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Trends in Chicago's Schools Across Three Eras of Reform

Abstract

Trends in Chicago's Schools Across Three Eras of Reform finds that Chicago Public Schools has experienced tremendous growth in graduation rates over the past 20 years, but learning gains have been modest. The report tracks elementary and high school test scores and graduation rates in Chicago since 1988, when U.S. Secretary of Education William Bennett proclaimed the city's public schools to be the worst in the nation. Key findings from the report include:

Graduation rates in Chicago have improved dramatically, and high school test scores have risen; more students are graduating without a decline in average academic performance.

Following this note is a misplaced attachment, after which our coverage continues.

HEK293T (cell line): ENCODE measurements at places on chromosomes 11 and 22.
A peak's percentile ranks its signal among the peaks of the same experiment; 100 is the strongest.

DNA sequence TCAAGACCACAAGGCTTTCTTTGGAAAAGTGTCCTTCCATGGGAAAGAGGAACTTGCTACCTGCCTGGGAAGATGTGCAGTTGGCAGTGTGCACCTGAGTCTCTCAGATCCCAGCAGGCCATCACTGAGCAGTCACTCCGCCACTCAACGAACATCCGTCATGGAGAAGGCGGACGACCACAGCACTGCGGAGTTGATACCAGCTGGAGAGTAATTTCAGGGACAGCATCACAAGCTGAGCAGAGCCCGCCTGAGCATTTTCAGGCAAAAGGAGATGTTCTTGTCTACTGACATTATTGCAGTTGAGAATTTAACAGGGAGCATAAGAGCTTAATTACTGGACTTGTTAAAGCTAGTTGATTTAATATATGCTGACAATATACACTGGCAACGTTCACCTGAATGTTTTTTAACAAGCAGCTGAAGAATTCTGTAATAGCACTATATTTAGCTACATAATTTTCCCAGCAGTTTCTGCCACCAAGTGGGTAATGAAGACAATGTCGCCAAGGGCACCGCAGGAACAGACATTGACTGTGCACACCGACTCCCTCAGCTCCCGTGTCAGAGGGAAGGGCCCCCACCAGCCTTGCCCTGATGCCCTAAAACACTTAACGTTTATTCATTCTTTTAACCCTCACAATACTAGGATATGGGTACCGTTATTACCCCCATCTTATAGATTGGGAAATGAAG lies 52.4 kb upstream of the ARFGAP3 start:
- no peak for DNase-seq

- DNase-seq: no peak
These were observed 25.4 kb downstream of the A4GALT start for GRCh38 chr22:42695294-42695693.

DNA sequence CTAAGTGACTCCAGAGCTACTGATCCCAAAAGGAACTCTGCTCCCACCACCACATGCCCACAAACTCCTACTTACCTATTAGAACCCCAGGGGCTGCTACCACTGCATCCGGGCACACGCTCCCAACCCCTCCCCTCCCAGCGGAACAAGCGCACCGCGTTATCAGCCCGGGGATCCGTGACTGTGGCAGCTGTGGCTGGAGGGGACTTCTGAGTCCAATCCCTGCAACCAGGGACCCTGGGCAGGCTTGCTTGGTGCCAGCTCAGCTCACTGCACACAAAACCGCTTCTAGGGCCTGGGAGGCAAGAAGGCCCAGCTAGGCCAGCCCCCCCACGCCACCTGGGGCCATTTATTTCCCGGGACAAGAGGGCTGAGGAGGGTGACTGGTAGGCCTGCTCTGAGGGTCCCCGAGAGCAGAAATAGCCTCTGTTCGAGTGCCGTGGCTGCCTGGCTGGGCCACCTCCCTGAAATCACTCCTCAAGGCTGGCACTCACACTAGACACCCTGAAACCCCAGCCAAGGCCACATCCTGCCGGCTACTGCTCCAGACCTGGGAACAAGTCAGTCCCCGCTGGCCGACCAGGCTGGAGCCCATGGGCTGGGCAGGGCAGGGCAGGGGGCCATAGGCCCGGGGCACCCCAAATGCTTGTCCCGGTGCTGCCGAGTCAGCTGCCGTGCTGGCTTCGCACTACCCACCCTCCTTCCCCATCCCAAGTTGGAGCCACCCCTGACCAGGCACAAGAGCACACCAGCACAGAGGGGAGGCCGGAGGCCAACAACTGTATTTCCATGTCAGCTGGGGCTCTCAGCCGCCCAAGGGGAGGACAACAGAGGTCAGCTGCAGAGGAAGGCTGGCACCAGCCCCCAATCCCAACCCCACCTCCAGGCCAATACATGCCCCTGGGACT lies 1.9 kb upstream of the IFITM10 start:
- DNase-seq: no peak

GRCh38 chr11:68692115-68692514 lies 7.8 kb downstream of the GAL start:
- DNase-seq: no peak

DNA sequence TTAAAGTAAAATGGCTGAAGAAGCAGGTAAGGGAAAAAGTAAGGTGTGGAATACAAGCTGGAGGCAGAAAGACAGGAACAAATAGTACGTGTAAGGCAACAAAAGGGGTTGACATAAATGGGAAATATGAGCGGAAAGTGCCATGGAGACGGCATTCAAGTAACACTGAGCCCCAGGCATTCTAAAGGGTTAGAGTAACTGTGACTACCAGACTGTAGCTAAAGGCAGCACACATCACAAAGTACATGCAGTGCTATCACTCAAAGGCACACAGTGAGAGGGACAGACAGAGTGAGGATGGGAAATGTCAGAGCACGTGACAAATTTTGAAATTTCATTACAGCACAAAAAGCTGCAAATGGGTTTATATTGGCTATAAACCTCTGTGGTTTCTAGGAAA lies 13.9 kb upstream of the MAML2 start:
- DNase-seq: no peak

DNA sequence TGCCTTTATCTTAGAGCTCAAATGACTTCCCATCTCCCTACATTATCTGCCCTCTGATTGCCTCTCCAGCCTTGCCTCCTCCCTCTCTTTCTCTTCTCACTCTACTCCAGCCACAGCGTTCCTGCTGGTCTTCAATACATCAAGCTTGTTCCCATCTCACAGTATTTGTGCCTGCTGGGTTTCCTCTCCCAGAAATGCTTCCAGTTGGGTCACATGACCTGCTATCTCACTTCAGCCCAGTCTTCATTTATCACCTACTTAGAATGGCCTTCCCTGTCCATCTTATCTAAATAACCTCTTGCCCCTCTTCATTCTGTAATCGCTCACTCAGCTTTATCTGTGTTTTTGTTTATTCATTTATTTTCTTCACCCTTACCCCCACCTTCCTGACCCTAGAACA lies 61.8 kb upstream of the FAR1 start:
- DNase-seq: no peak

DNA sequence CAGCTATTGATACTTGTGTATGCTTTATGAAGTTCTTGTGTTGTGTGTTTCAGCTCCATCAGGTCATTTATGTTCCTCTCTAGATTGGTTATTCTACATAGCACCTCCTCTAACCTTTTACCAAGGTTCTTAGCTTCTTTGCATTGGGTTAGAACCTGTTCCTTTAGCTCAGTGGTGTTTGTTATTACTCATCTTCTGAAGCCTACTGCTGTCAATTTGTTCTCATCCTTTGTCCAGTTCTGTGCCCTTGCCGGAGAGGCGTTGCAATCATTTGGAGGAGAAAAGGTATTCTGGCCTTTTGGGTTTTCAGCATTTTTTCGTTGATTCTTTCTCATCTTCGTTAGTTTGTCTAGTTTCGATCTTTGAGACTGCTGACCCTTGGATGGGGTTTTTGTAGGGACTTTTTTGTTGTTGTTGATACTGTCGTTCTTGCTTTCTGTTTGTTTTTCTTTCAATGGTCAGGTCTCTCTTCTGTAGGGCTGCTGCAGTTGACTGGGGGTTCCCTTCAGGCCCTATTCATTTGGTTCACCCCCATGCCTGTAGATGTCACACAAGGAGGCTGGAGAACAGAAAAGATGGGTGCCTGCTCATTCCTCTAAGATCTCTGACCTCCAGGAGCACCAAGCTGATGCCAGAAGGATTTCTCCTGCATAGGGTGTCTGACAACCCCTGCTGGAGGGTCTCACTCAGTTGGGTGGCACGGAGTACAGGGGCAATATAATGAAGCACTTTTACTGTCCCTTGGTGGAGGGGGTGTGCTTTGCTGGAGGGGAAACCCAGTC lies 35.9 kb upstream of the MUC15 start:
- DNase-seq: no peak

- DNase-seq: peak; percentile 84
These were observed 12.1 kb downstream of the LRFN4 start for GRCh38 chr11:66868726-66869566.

Math scores have improved incrementally in the elementary/middle grades, while elementary/middle grade reading scores have remained fairly flat for two decades.

Racial gaps in achievement have steadily increased, with white and Asian students making more progress than Latino students, and African American students falling behind all other groups.

Despite progress, the vast majority of CPS students have academic achievement levels that are far below where they need to be to graduate ready for college.

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